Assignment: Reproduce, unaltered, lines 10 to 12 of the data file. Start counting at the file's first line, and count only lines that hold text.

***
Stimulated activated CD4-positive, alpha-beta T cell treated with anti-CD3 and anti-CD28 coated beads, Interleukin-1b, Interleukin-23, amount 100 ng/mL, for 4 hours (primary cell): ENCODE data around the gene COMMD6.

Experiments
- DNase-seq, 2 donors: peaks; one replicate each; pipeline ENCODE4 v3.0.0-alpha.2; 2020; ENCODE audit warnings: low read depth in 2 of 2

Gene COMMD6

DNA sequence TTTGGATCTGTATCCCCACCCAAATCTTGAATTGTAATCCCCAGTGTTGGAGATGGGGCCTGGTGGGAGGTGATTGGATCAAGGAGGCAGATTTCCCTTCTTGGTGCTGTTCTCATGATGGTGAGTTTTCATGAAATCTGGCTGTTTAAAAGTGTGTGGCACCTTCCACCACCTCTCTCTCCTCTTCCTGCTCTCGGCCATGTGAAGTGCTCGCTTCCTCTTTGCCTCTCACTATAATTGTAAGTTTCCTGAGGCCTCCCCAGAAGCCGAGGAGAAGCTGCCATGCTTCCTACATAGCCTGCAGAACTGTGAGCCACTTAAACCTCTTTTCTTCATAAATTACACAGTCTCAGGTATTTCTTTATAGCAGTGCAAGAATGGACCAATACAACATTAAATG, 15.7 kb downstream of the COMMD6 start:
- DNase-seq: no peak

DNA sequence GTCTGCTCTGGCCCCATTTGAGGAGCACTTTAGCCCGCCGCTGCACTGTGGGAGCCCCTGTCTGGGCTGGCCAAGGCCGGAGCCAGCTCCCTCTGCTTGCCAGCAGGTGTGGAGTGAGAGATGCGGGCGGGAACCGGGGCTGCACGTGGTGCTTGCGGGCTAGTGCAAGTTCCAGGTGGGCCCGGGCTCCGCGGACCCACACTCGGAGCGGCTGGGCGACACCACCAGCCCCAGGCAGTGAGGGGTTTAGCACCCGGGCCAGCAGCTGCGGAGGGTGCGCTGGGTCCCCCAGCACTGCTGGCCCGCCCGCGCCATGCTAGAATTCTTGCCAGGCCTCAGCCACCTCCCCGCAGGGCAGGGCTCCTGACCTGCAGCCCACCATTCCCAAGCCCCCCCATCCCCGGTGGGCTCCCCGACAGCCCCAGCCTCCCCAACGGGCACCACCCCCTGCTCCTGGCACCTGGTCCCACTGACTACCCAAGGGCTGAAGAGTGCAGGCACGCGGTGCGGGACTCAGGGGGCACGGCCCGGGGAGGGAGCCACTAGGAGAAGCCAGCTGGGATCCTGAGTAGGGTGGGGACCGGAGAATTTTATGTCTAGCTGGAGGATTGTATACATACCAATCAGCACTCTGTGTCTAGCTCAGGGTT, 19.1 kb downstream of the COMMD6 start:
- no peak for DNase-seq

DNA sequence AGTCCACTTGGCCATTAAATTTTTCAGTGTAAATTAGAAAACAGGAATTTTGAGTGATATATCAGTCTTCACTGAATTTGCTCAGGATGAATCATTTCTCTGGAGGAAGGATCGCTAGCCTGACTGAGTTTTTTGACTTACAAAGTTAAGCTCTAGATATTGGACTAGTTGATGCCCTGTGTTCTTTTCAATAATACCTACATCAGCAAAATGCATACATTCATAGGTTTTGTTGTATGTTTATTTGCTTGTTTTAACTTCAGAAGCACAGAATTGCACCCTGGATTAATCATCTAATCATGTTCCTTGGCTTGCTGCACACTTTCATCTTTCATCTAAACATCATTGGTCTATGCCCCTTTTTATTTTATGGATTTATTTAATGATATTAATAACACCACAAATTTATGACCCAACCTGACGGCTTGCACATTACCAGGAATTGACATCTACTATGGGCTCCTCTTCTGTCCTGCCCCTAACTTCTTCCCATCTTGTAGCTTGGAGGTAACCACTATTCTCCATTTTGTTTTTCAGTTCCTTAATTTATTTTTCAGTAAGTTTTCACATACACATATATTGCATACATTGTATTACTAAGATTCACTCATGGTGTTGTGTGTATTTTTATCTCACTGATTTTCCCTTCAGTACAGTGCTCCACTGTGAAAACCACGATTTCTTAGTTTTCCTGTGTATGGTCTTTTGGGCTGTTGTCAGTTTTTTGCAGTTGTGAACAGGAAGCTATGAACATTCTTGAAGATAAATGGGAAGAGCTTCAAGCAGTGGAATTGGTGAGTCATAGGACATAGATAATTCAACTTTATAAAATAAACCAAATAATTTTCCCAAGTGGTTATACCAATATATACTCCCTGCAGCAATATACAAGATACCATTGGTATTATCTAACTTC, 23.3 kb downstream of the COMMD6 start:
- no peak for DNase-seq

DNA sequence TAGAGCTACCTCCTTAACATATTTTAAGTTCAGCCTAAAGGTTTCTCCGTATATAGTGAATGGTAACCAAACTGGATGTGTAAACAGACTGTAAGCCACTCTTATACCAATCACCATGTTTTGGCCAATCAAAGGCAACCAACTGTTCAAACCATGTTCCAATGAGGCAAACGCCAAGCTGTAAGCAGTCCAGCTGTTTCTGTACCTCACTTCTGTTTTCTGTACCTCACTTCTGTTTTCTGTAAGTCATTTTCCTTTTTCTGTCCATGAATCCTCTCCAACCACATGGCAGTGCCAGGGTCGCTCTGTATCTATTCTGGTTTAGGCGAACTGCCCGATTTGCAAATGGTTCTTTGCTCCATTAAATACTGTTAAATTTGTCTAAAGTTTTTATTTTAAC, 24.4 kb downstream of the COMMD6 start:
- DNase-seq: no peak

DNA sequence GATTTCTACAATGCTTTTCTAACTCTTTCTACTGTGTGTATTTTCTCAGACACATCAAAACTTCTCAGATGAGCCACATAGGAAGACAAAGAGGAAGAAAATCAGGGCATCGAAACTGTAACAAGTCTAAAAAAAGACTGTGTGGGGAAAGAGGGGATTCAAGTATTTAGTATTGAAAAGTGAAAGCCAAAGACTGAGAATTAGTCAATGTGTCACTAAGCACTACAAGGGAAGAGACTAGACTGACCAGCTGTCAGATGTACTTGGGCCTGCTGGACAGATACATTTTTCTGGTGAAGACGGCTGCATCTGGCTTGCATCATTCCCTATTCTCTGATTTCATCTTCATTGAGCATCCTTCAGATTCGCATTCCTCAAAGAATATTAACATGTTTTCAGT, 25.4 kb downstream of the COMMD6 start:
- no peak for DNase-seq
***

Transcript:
- no peak for DNase-seq

DNA sequence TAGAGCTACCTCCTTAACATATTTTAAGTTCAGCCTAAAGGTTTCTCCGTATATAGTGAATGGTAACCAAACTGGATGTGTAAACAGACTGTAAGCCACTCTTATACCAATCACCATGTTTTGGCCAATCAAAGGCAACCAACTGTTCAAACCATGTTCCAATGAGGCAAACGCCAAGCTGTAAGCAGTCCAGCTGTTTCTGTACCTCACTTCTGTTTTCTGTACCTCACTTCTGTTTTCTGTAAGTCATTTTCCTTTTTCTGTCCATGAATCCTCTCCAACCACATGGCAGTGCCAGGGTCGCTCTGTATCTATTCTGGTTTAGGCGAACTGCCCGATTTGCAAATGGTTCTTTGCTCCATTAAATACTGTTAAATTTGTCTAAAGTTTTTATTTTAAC, 24.4 kb downstream of the COMMD6 start:
- DNase-seq: no peak